37. There are protocols in place regarding the manner of investigation of work related deaths but we could find none for any other type of health and safety criminal investigation. More crucially there is currently no protocol or any type of agreement with the former local Deaths Units now SFIU (the national deaths unit). The work of HSD and SFIU crosses over on many occasions, as often deaths do occur at work, and roughly a quarter of the cases dealt with by HSD involve fatalities. Some deaths can be dealt with entirely by SFIU, some by HSD, some by both. There is currently no clarity about which is which. There is a general consensus that all cases are looked at on a "case by case" basis. Deputes find it impossible to predict how cases will be dealt with as there are no guidelines. There is no certainty which cases will be retained by SFIU and which passed to HSD.
38. Frequently the police appear to be unaware that a death at work should be reported to HSE for investigation as well as SFIU. If SFIU deputes are unaware of this they neglect to instruct the police to alert HSE to the incident and valuable time is lost. If HSD are made aware of the incident their first action is usually to alert HSE to initiate investigation by these experts. Routinely police simply refer deaths to SFIU. As a result the reporting agency and HSD are unaware of their existence. The area where this is most often incorrectly identified is where a death arises from a fall in a care home.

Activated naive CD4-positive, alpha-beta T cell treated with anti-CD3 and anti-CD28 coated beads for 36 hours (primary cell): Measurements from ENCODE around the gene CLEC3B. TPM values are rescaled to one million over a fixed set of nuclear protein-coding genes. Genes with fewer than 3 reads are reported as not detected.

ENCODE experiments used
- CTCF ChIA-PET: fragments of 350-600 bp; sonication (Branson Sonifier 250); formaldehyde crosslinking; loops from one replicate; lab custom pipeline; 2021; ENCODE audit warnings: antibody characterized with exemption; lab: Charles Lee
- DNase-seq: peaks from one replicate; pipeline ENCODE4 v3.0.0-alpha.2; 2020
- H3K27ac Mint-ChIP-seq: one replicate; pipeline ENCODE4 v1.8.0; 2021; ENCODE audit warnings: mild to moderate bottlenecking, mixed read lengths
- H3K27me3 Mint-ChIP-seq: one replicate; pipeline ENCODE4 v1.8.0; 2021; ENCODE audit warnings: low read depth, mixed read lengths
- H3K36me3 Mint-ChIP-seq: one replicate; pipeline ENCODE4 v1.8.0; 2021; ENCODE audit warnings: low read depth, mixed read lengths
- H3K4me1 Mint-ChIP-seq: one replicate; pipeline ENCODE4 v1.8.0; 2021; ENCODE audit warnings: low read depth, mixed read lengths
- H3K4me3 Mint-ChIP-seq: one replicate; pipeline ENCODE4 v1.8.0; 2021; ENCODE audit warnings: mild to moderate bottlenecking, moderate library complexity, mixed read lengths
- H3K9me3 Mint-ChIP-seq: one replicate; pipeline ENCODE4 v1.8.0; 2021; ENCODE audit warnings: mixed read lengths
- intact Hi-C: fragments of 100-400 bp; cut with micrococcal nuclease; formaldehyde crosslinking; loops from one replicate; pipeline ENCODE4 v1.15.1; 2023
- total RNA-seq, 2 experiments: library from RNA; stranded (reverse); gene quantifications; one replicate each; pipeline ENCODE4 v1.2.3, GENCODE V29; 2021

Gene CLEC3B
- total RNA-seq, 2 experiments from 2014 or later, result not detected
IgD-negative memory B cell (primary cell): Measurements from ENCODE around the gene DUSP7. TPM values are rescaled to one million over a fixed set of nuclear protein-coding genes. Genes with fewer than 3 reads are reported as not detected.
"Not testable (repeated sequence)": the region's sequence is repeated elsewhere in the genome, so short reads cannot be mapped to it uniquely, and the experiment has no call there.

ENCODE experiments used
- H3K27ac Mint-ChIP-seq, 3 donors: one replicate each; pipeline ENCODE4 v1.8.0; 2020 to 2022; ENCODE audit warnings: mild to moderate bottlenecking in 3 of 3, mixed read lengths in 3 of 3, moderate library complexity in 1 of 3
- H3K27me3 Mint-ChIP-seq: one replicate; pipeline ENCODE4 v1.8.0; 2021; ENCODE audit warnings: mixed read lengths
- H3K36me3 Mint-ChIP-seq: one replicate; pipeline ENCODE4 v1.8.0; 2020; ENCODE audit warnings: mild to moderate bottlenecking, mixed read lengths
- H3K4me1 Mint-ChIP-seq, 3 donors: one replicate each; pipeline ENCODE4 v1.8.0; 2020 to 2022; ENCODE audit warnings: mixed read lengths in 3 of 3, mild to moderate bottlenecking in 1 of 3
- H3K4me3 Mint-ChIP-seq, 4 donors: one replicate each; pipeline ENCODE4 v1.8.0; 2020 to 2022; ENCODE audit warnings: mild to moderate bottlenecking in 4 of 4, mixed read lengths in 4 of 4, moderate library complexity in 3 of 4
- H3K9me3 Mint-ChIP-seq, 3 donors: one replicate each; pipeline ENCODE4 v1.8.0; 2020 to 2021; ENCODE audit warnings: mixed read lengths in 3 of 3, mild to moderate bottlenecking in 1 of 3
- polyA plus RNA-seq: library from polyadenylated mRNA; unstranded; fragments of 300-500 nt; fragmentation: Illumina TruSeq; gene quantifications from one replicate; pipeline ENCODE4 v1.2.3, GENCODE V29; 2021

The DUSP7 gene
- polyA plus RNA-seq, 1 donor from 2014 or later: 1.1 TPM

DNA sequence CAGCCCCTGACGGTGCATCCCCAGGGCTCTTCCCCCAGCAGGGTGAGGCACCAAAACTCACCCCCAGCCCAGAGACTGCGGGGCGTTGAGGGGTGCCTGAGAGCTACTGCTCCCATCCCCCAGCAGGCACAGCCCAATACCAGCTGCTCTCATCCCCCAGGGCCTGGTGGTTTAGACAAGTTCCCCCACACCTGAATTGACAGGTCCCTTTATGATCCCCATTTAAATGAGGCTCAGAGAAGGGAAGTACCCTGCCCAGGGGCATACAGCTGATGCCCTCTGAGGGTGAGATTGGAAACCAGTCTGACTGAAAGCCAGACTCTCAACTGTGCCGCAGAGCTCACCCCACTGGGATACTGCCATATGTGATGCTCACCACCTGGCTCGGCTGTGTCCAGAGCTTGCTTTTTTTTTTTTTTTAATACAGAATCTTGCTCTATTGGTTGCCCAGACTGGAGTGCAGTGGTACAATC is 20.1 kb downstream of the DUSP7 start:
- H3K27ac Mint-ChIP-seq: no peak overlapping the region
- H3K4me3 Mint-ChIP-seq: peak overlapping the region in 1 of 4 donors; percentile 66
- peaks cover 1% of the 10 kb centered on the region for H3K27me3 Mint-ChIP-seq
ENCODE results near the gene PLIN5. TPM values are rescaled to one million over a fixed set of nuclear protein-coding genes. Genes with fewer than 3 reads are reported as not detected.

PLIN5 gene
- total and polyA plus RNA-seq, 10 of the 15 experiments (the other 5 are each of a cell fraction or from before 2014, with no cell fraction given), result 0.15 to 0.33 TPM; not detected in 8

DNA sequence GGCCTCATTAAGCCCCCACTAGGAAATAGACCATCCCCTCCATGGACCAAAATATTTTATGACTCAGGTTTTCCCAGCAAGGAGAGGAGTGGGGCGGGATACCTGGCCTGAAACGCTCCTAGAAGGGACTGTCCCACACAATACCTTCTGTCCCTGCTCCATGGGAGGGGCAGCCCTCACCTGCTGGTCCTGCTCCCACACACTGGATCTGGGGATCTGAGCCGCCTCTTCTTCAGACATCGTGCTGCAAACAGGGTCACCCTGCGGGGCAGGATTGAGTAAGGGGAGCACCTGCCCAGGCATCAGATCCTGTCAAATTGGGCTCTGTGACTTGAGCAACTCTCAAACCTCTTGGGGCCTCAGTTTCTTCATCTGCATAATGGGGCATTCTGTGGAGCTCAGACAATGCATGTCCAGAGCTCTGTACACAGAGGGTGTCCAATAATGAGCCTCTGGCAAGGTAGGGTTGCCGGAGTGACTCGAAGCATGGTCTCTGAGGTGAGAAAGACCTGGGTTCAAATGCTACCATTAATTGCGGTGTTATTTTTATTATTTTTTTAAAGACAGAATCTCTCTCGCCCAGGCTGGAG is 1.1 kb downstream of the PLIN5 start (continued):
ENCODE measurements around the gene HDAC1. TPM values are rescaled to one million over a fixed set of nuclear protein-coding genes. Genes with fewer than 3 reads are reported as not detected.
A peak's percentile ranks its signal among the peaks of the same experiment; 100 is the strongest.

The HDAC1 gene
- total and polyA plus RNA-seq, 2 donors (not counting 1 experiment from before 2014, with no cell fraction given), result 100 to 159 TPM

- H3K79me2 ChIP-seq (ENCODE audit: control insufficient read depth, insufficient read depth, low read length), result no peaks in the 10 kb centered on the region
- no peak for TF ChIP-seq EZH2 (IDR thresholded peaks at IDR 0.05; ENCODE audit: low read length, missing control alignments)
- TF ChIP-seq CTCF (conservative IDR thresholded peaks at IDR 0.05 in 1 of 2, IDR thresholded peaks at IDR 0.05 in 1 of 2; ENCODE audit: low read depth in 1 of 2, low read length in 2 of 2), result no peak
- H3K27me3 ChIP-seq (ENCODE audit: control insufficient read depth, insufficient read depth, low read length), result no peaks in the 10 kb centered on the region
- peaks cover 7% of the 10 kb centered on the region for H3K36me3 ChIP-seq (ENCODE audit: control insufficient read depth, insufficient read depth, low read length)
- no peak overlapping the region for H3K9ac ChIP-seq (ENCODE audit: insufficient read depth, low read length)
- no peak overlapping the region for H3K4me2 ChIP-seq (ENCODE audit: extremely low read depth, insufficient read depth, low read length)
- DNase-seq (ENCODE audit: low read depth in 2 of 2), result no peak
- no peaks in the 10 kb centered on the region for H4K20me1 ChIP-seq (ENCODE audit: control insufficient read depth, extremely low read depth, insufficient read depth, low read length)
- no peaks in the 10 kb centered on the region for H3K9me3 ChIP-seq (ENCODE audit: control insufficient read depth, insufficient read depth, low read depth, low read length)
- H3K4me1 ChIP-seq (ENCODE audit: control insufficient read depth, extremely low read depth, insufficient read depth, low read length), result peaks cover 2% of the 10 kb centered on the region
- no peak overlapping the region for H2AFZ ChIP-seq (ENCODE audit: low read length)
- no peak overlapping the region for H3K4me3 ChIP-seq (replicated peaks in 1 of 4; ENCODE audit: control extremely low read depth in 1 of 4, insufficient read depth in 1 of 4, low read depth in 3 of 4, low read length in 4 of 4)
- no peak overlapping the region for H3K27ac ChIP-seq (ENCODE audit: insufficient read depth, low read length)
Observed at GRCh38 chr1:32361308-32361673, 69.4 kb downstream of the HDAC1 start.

39. Unfortunately, sometimes, even when HSD do take over cases from SFIU, no‑one deals with some aspects of work, each section thinking the other is dealing with it. Even after some years families may still not have the benefit of the final conclusion regarding the cause of death.
40. We did become aware during our inspection process that talks were now ongoing between SFIU and HSD about agreeing a protocol of sorts. However this has not yet, to our knowledge, borne fruit.
We recommend that a written remit of HSD work is prepared and promoted throughout COPFS by being made available through the "Intranet" and also to the reporting agencies. This should clarify which cases will be dealt with by HSD, which are dealt with by SFIU, which are to remain within the Federations for prosecution and how agreement about these issues are to be dealt with in "borderline cases". In particular this protocol should agree the division of duties in relation to deaths so all tasks are covered.
We recommend that the case marking guidelines, the knowledge bank and any other reference or guidance should be amended to direct appropriate cases to HSD. This should be clearly cross referenced to the remit recommended above. Instruction and guidance about how these cases should be marked should also be included.